It’s no secret that all muscles need attention. It is recommended to work all the major muscles groups at least two times per week. In women especially, resistance training can help build bone density and prevent against many osteoporosis-related injuries. In men and women alike, weight training helps build lean muscle which in turn helps burn fat away and boosts metabolism. If you aren’t currently working out on a consistent resistance training program, what are you waiting for? Nobody said you have to work out every day and try to look like a body builder, but a little can go a long way.
So when you are working out, which muscles need the most attention? It’s a good question to ask yourself when you are first getting started on a workout program. It’s also a good question to explore if you are an experienced exerciser. In a nutshell, the “major” muscle groups to work at least twice a week would include the muscles of the chest, shoulders, arms, back, abs, and thighs (front and back, i.e. quadriceps and hamstrings). Now, it may seem that every muscle is covered in the above list, but there are plenty of small muscle groups that aren’t considered “major”. It’s not that these muscles are not important, but they may not need as much attention. Likewise, because a muscle group is considered major does not necessarily mean it requires the most attention.
So which muscles need the most attention? You may have already guessed it, but the answer is the core muscles. The core is more than just the abdominals. The core group of muscles consist of the abs (all of them – including the obliques and deep transverse abdominus), the back, the glutes, and upper legs. Why is there so much fuss over these muscles? Why does every personal trainer and exercise DVD focus on the core?
It all starts with posture. Americans do a lot of sitting. We sit at work, we sit in the car, and we sit while we stuff our faces. When you sit down for a long time, your hip flexors (the muscles on the front of your upper legs that sit below your abs) get tight. Weak abs are a negative side effect of all the sitting as well. When the hip flexors are tight and the abs are weak, your pelvis is going to be pulled into an anterior tilt, or facing downward. This results in the back getting very tight and the glutes (butt muscles) being inhibited and unused. The hamstrings become tight as well, adding extra stress and tightness to the lower back. This syndrome of muscle imbalance needs to be reversed. If you are trying to live your daily life with all it’s lifting of small children or briefcases, or just work out, it’s going to be very hard with bad posture. This is why America’s back pain gives Chiropractors and Physical Therapists a career with good job security.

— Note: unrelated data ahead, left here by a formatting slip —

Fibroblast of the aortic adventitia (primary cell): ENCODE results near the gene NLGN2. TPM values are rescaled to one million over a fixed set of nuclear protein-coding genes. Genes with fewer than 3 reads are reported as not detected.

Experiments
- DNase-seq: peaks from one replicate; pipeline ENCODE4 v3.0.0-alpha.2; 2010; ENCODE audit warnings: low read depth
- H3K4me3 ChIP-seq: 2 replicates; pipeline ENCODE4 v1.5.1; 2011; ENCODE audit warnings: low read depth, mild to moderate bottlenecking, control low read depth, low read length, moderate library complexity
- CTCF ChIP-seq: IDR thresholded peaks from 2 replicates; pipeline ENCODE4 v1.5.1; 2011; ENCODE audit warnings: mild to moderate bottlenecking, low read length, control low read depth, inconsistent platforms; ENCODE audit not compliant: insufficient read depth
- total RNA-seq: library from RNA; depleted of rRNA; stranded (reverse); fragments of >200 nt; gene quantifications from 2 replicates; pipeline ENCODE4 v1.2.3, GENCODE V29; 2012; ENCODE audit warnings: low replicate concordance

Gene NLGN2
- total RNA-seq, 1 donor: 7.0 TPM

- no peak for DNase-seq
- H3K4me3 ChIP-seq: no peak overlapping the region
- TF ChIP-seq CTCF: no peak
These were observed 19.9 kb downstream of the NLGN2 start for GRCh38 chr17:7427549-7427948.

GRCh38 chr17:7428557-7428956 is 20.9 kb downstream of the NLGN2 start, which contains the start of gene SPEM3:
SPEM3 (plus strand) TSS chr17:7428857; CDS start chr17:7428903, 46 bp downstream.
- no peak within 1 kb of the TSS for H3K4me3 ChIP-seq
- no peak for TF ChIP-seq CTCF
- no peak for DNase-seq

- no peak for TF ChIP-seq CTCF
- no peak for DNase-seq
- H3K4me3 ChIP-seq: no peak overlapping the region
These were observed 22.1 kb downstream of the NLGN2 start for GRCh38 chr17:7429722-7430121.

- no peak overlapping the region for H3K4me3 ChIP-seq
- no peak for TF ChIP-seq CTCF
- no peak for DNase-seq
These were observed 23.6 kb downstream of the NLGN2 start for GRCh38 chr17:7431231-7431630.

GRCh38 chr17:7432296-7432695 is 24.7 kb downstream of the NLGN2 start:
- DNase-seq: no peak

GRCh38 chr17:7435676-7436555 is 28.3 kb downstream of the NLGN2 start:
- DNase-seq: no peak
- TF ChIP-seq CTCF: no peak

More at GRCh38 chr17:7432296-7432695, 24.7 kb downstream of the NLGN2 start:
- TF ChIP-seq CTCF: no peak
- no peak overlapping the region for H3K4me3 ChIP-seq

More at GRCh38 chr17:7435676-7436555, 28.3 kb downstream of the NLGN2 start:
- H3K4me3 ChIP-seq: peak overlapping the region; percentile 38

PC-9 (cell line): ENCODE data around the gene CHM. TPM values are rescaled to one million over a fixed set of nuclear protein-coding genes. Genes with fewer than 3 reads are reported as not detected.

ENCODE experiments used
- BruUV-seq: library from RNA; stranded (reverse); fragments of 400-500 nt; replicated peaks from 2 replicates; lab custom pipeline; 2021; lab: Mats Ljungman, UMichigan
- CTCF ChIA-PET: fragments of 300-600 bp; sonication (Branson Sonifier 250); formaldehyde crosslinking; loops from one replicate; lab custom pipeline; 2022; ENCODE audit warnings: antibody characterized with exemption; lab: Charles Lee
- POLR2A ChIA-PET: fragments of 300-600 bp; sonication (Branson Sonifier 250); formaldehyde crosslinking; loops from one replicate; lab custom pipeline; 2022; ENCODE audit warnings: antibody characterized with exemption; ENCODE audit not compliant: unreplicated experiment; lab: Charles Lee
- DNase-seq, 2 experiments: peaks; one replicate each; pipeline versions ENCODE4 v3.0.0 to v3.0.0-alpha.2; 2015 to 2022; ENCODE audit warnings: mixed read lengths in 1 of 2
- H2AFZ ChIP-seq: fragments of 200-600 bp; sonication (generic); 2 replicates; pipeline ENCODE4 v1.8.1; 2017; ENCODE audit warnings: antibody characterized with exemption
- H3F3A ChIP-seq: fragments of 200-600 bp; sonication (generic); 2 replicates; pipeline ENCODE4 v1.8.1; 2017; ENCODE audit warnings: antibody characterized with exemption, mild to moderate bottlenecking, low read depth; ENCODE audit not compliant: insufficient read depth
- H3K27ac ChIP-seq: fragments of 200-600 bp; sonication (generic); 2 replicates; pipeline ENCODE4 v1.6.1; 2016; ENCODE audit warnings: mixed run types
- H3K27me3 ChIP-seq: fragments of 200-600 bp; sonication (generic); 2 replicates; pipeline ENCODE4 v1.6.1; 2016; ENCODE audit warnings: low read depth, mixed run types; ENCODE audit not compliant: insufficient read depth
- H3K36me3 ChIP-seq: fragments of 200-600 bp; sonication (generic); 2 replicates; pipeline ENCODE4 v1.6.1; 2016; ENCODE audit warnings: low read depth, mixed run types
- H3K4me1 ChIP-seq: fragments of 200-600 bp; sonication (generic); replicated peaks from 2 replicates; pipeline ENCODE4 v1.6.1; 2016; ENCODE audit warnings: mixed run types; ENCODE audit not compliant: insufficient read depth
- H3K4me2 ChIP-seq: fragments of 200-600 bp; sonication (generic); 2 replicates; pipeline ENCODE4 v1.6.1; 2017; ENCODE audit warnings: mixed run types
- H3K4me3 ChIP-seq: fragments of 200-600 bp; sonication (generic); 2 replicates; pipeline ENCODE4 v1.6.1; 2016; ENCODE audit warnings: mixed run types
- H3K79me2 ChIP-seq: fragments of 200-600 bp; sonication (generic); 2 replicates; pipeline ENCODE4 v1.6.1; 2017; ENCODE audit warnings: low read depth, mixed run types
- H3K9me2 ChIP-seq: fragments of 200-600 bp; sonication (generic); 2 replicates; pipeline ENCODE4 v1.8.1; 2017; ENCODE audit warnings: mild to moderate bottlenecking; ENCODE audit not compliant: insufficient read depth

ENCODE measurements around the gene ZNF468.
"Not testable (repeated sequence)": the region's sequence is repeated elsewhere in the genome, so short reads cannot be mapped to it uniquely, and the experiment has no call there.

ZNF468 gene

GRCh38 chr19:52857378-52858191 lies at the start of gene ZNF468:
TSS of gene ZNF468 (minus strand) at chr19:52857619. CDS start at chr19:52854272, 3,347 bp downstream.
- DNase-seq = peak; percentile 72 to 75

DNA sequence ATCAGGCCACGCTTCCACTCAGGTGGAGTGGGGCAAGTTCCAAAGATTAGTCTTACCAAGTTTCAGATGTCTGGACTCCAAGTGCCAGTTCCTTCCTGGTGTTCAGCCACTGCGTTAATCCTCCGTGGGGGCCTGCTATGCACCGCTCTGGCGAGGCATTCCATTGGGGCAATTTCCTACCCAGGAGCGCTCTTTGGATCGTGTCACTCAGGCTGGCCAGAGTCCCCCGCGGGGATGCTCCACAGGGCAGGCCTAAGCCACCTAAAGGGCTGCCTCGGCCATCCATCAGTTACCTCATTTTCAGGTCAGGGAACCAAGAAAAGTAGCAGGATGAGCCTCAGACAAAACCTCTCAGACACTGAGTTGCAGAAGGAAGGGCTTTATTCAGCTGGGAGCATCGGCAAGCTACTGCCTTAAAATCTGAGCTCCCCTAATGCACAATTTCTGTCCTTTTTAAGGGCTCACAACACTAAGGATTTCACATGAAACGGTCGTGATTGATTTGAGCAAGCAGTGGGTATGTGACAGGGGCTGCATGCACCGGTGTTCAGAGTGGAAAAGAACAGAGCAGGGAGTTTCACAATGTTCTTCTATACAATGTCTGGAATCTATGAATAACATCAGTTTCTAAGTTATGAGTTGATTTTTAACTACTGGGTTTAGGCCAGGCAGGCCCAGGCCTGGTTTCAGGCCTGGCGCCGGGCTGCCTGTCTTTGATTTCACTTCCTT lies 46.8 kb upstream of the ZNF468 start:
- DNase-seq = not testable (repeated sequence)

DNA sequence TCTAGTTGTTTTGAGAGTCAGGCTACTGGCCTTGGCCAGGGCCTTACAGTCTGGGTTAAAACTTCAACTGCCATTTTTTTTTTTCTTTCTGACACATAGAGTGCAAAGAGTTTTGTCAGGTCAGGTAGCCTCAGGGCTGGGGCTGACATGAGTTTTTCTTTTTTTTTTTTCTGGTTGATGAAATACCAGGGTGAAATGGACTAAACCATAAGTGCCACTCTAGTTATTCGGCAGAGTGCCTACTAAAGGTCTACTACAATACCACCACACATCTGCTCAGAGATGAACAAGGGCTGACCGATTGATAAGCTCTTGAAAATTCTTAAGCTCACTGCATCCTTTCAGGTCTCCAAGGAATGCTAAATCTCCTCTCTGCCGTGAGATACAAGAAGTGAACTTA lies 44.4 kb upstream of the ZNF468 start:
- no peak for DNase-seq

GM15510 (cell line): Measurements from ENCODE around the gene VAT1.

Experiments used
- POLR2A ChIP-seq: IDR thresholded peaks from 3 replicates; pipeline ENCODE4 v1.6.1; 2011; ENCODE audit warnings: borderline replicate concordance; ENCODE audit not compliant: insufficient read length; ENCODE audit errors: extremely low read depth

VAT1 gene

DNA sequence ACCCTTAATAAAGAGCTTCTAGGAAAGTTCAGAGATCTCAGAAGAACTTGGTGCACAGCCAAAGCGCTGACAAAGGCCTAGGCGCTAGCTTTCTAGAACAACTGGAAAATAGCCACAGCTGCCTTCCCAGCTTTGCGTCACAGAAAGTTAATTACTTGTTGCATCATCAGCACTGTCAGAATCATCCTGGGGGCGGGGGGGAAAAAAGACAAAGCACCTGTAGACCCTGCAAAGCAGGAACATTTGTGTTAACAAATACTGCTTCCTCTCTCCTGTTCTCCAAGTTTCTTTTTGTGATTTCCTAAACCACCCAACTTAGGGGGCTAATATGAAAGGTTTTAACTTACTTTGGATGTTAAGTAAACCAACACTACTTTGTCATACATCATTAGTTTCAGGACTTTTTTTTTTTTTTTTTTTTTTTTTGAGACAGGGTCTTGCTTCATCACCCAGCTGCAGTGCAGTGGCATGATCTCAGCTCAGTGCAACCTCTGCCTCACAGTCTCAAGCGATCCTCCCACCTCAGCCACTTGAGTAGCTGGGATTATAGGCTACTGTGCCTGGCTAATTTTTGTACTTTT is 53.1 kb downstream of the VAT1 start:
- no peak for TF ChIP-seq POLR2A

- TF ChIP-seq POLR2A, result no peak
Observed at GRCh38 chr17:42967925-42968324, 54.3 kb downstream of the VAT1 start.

So if you aren’t already doing so, give some major attention to your core muscles. Focus on stretching your hip flexors, hamstrings, and lower back on a daily basis. Give equal focus to strengthening your abs, low back, and glutes. Planks, back extensions, hip extensions, and bridges are just a few exercises to strengthen the core. Continue to work all the major muscle groups, but give the core most of your attention. When you are free of muscle imbalance, you will be free to avoid injury and get the most out of every workout.